Without looking for excuses, it stands to reason that the injury disruption suffered by the defensive unit has had an impact on the cohesion that led to a string of clean sheets just a short time ago.
“I definitely think that’s played a big part and the new lads are coming into a team that’s lost these key players,” he said. “Kelvin [Mellor] has been a massive miss, as has Rod [McDonald], and when you take players like that out it changes the whole dynamic of how you play, let alone each person’s role.
“You definitely miss people like that, but the fact is we have to adapt, and we know that. I think what we’re doing at the moment, and I know they’re making mistakes, but they’re learning, and that’s the biggest praise you can put on them.
“These are lads who are learning their trade, and they know it’s about not making the same mistake twice. That’s something they’re trying to correct in their own pathway, and we’re helping them.
“We’re not passing blame onto the young ones, we’re all part of it, we’re all in this together. It’s not about singling them out, it’s about developing their games to make us better as a team.”
Everyone connected with the club is living and breathing the current situation, with fear of the worst case scenario a constant shadow - something else that players who have never seen this kind of thing have to contend with.
“You can’t afford to carry it with you from day to day,” he commented. “That’s one of the main things I want to pass on, and I’m sure you’ll hear everyone telling you that it’s one game at a time.
“You can’t afford to let it weigh you down. You have to have the attitude that you’re going to put it right in the next game. That has to be our sole focus.
“Confidence can drain, we’ve seen that in some games during the 90 minutes, and it’s something we’re trying to put right.
“The last five defeats have been against teams in the top ten, and don’t get me wrong, we’re frustrated that we aren’t picking up points against these teams, but we’ve got to be realistic to where we are at the moment.
“It’s difficult because the team is changing a lot as we go through each week and it’s just trying to get some momentum going, so these next few games will be massively important for us.
“The good run we did go on, that came from being a League Two football team and being good at your jobs and sticking to the challenge. We were resilient.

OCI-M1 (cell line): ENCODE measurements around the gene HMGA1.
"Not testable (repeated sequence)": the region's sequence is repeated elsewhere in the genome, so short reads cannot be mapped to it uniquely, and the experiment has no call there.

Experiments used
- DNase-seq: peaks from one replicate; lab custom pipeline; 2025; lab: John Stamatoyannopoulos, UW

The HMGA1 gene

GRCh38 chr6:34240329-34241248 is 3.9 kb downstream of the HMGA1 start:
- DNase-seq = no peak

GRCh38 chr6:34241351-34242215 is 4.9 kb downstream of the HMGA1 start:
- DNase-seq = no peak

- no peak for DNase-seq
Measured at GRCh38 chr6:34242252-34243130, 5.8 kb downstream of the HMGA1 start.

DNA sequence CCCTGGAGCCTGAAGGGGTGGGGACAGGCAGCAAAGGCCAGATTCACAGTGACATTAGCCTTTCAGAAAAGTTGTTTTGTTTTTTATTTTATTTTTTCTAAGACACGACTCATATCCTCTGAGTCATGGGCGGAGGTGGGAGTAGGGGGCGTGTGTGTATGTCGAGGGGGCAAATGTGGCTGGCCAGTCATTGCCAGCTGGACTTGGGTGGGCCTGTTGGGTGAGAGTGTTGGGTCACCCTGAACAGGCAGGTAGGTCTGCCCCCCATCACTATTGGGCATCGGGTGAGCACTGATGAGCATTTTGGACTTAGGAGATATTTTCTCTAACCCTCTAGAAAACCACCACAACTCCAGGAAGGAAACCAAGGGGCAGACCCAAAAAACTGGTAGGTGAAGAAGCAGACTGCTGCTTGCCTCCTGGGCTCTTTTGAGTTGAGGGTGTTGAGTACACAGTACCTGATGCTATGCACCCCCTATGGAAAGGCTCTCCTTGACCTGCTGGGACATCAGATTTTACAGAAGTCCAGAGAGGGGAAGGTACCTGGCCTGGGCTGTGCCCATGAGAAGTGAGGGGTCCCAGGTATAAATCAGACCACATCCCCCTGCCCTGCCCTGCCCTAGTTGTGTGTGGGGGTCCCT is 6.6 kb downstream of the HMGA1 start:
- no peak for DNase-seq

“The individual errors have crept in, and that’s nothing to do with how we set up, or how the manager wants us to play. It’s a mistake - we’re all humans at the end of the day, we’re letting one bad mistake affect the next decision and next decision. That’s what we need to sort out.”
Fans concerned about league status have stuck with the team through the 90 minutes, showing understandable frustration at the end of each half, and over 400 will make the journey to the Breyer Group Stadium to cheer on the Blues once again at the weekend.
“I feel like I’ve got a good relationship with the fans and they’re totally entitled to their opinion,” he replied. “Even at my age, I still get a good buzz when the fans get right behind us.
“I still enjoy being able to go up to them at the end and applaud them for their support and get it back from them when we’ve performed well. That’s an important relationship and it’s something we all want, but we have to put that right and give them something to get behind.
“We need them. We need them to stick by us and we’re going to go out in these last 15 games and show the passion we’ve got and the character we’ve got. Like I said before, it’s about our mentality as a team and hopefully the fans will buy back into that if we’re doing well.
“What we completely understand is their reaction to this run. It’s hard to hear it, especially for the younger ones, bit it’s something that’s part and parcel of football.
“You have to learn to deal with that. As I said before, the games we’ve lost are all against top 10 teams and we have to be realistic in terms of where we’re trying to correct our own situation from.
“We’re at the bottom of the league, that’s a fact, and it’s vitally important that we perform against the teams around us.
“All we can ask is that they stick with us as we look to do that. We’ve already said it’s a young squad, and it’s a young squad that’s also trying to learn.
“With that they also need the backing a little bit to try and get their heads high when they do make a mistake - the little pat on the back when they do something good.
“I think that’s something even in our dressing room we’re trying to do, when someone makes a good tackle, makes a good block, we’re trying to show we’re encouraging instead of just being critical or negative.
“The quickest way to turn this around is by being positive.”